California residents with teen drivers should know that the possibility of driving drowsy and distracted can be especially high among this age group. Changes in teens’ circadian rhythm cause them to need to sleep longer and later into the day. According to the American Academy of Sleep Medicine, teens need at least 8 to 10 hours of sleep a day. Where high schools start early in morning, though, teens may not achieve that amount.

A study published in the Journal of Clinical Sleep Medicine has called attention to a possible link between later school start times and a decrease in the number of car crashes involving teen drivers. Researchers analyzed data surrounding these types of crashes over a two-year period in Fairfax County, Virginia, specifically one year before the county pushed its school start times from 7:20 a.m. to 8:10 a.m. and one year after. The change occurred in the fall of 2015.

Before the change, the rate of crashes involving teens was 31.6 per 1,000 drivers licensed and aged 16 to 18. In the year after, it went down to 29.6. The rest of the state, which did not change its school start times, saw no comparable change in teen car crash rates. The AASM recommends later school start times as they improve driving safety, psychological well-being and academic performance.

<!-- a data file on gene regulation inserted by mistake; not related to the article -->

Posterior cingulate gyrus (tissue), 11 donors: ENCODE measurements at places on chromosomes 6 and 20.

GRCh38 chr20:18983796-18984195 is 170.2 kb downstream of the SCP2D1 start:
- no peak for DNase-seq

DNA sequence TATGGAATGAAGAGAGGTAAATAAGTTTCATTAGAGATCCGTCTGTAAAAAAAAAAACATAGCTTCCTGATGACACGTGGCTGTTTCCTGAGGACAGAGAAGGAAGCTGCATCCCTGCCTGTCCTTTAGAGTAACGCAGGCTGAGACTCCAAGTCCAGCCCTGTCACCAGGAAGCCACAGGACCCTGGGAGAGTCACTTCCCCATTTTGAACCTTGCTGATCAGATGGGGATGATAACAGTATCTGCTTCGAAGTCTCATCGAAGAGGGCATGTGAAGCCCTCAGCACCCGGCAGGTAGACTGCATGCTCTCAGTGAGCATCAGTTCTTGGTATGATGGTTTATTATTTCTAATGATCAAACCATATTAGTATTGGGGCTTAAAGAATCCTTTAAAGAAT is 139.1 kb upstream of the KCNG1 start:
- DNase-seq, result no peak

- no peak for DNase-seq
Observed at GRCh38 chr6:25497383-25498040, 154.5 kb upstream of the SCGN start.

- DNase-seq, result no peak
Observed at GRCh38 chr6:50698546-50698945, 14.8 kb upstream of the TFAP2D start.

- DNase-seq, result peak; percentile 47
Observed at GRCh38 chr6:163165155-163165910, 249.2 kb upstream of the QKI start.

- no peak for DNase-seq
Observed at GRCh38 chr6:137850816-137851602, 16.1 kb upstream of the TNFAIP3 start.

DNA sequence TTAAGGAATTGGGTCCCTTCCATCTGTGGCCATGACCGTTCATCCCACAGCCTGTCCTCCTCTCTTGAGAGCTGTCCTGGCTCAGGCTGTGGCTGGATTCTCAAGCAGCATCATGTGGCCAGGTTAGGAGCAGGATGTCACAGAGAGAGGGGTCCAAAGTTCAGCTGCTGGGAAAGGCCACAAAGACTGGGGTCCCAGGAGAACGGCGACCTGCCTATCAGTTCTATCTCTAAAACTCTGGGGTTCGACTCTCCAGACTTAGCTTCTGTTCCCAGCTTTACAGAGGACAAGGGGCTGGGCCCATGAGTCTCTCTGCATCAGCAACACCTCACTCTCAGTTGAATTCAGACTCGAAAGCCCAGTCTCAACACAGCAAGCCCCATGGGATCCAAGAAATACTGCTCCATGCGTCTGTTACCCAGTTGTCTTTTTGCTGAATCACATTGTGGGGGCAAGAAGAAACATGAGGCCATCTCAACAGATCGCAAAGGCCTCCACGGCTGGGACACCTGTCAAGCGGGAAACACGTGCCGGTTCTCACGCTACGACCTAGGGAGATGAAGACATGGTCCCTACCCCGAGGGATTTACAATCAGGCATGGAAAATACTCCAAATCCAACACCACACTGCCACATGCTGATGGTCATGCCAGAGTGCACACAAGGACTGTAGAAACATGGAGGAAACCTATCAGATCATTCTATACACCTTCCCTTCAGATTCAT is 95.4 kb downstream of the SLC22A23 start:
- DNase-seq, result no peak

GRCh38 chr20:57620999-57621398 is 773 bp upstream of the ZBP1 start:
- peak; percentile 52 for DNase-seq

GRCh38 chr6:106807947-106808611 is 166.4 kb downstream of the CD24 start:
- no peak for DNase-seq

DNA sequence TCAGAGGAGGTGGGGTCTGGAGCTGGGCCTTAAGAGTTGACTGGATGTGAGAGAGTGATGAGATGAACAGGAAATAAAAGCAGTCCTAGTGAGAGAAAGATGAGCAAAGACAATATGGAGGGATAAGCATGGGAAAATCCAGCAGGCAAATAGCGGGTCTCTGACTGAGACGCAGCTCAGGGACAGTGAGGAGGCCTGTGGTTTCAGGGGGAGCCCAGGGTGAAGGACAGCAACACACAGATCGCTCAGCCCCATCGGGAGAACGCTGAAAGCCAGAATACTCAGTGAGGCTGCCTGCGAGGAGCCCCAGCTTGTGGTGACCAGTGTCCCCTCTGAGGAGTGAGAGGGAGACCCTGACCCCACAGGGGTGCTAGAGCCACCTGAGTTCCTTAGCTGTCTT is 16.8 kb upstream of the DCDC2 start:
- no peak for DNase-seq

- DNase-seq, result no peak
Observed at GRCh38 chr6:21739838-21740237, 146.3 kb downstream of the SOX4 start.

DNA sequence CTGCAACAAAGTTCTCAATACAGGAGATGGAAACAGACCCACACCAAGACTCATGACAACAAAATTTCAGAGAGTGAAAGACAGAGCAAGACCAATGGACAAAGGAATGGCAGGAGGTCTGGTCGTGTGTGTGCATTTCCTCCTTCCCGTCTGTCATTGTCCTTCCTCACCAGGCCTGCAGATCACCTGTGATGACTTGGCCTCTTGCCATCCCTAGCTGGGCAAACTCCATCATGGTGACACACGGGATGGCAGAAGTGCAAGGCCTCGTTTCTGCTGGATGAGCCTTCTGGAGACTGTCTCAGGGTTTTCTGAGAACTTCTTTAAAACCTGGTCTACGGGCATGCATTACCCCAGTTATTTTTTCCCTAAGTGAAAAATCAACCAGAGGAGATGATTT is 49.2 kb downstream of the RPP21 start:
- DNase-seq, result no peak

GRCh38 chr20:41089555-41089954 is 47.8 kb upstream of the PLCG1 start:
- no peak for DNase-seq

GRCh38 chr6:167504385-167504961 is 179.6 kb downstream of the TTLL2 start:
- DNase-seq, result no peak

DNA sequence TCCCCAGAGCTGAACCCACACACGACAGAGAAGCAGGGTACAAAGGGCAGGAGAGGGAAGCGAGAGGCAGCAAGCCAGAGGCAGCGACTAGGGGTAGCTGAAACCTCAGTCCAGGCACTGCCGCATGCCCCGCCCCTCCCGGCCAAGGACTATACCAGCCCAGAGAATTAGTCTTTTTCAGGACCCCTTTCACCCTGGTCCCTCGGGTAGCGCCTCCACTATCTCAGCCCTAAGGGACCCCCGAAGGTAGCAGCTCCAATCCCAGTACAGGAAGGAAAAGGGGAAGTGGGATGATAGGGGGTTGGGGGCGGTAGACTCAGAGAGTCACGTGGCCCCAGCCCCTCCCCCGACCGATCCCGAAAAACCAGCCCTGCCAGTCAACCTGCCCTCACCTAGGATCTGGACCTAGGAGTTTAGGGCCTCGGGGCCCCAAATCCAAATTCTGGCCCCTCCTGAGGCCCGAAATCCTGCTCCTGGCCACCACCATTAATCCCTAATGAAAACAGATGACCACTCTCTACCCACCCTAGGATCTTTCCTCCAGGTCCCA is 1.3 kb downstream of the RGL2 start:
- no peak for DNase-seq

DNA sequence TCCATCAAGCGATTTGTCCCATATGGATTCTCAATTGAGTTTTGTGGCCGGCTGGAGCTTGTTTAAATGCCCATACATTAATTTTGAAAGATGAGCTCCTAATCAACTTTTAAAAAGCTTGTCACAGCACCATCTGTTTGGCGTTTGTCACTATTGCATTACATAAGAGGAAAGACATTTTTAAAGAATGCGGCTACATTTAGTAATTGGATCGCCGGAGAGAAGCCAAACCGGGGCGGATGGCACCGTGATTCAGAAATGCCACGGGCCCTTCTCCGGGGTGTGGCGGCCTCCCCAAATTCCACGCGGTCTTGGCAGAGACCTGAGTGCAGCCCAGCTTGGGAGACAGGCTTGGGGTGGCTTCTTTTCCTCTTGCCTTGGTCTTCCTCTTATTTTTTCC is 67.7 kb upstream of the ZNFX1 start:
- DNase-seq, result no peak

Despite aims to minimize the risk for distracted driving car crashes, such accidents still happen. Teens who become distracted or drowsy pose a threat to other drivers, so if they do crash, they will be considered negligent. As for the victims of such a crash, they may file a personal injury claim, but they might not have the ability to gather evidence on their own. For this and other steps in filing a claim, a lawyer may be necessary.